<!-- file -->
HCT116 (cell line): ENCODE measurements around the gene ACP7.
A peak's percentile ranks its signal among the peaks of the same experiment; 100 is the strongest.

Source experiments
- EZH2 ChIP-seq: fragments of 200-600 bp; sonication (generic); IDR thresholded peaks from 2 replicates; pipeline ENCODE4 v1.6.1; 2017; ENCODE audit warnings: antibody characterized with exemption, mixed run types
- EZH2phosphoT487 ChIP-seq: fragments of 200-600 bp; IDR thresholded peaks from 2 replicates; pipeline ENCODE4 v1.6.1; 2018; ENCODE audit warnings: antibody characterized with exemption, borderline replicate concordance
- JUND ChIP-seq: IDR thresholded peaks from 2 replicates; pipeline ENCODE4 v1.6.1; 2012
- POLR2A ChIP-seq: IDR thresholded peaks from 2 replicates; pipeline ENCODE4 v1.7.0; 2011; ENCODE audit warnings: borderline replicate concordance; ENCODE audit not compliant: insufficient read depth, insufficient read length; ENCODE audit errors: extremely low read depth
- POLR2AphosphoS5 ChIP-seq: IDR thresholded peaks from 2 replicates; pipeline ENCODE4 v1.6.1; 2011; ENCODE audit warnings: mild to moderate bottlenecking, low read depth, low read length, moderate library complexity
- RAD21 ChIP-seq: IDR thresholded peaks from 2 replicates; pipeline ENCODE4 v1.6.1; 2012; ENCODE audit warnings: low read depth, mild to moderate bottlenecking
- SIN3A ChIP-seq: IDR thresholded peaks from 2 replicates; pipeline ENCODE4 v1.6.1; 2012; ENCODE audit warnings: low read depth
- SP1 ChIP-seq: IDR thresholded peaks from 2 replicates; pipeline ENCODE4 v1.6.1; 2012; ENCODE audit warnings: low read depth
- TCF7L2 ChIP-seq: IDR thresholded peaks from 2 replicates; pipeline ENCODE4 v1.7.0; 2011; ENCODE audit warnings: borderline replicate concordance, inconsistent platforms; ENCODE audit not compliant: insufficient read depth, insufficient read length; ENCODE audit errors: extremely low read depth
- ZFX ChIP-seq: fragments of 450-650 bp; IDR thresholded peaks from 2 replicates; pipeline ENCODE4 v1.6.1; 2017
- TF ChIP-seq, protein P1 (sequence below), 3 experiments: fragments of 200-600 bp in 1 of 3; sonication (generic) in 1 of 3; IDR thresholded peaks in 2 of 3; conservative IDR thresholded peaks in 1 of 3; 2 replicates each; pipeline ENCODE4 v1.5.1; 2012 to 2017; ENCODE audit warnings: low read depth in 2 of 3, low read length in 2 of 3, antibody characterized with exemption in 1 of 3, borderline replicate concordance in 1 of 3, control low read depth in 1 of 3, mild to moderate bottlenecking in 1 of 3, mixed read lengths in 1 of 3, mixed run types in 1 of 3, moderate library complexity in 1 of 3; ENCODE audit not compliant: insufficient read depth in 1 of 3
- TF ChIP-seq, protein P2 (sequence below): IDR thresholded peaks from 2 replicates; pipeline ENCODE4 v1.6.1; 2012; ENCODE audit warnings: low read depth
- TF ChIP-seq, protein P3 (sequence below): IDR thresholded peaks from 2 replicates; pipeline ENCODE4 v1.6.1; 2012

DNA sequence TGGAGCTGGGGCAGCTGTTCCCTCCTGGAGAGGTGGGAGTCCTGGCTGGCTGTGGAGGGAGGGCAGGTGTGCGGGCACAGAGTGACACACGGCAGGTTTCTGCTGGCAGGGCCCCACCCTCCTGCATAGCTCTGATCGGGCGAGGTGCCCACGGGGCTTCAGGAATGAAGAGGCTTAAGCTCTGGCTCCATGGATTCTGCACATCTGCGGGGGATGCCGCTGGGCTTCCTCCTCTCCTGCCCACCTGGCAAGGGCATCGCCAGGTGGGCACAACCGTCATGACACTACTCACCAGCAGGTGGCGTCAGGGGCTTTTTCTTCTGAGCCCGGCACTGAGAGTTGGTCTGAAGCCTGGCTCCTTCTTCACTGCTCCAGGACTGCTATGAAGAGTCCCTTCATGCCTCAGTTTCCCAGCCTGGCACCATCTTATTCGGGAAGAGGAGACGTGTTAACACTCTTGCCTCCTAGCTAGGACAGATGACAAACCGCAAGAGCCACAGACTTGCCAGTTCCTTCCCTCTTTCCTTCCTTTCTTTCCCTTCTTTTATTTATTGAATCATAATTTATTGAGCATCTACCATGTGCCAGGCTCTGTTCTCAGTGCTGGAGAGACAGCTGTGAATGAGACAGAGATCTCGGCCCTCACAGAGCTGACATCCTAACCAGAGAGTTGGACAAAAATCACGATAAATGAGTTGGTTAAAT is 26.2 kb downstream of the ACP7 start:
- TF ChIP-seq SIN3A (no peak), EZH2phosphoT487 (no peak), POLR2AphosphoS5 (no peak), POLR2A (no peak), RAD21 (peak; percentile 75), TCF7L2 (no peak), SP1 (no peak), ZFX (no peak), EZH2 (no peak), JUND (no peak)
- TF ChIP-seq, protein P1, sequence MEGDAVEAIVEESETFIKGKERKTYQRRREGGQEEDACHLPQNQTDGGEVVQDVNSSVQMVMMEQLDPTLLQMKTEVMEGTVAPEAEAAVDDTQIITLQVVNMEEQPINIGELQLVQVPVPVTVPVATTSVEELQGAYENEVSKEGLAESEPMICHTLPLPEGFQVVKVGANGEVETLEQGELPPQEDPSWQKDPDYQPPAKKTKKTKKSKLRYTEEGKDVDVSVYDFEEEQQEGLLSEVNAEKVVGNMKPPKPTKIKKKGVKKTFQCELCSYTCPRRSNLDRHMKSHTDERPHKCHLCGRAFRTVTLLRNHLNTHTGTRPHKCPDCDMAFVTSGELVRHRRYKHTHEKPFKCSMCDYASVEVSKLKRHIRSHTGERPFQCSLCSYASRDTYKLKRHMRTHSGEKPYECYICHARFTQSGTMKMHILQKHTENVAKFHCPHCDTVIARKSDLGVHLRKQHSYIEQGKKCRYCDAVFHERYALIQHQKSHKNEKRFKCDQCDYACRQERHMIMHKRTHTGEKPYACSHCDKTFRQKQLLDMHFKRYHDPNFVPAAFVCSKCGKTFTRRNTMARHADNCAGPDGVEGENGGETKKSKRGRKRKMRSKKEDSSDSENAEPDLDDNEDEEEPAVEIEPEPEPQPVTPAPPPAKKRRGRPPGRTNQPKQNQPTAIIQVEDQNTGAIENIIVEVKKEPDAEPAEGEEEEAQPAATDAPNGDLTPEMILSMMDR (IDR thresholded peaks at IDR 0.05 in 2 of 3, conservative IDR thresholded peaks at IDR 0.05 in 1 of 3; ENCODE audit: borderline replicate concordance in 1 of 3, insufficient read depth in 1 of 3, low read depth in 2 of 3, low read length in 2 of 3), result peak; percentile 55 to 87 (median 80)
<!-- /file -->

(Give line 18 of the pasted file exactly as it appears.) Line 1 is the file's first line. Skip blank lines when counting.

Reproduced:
- TF ChIP-seq SIN3A (no peak), EZH2phosphoT487 (no peak), POLR2AphosphoS5 (no peak), POLR2A (no peak), RAD21 (peak; percentile 75), TCF7L2 (no peak), SP1 (no peak), ZFX (no peak), EZH2 (no peak), JUND (no peak)